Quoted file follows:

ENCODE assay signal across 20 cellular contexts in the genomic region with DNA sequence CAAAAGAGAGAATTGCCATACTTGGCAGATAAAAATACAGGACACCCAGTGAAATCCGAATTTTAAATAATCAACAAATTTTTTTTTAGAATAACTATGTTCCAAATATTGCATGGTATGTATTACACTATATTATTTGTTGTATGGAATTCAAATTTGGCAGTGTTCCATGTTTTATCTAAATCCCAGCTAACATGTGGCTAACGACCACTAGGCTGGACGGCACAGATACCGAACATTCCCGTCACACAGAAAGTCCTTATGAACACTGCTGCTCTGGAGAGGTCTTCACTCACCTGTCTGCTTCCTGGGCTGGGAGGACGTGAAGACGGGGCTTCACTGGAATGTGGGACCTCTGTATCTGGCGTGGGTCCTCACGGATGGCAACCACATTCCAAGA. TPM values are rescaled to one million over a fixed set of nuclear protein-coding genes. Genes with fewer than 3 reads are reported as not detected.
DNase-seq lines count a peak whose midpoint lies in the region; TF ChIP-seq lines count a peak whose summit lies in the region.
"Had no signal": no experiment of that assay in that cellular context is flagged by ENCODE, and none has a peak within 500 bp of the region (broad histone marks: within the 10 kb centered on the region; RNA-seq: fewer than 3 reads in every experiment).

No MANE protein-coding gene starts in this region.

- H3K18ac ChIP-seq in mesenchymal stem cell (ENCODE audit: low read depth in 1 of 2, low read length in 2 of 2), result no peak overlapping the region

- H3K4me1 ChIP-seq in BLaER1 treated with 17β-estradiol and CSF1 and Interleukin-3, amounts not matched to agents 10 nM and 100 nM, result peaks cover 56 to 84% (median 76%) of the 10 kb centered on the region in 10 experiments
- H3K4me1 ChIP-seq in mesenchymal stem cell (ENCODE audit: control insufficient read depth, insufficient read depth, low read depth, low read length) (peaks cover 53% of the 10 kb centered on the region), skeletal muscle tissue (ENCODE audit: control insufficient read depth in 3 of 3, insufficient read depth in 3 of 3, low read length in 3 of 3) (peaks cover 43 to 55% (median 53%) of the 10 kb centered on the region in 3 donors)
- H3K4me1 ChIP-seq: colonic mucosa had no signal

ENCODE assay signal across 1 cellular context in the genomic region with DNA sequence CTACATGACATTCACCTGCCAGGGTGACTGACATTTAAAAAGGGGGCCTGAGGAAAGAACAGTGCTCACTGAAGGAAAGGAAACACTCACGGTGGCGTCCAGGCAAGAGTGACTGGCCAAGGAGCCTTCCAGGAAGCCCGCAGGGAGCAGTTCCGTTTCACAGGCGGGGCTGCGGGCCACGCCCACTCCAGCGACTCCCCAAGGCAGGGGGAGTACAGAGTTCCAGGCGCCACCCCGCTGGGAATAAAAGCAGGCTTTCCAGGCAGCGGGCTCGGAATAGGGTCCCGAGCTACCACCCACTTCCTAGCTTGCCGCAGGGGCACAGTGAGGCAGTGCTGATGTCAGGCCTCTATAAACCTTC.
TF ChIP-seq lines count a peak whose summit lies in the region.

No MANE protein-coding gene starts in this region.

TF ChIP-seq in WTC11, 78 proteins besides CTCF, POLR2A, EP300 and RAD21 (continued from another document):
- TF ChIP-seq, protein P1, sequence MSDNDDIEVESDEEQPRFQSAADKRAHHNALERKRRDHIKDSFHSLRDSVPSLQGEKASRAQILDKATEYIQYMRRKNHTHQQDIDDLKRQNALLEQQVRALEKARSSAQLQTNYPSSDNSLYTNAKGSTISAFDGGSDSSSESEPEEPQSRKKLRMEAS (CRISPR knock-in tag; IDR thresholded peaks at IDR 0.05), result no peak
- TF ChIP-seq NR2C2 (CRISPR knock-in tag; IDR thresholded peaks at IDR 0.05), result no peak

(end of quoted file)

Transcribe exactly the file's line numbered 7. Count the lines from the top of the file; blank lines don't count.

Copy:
- H3K4me1 ChIP-seq in mesenchymal stem cell (ENCODE audit: control insufficient read depth, insufficient read depth, low read depth, low read length) (peaks cover 53% of the 10 kb centered on the region), skeletal muscle tissue (ENCODE audit: control insufficient read depth in 3 of 3, insufficient read depth in 3 of 3, low read length in 3 of 3) (peaks cover 43 to 55% (median 53%) of the 10 kb centered on the region in 3 donors)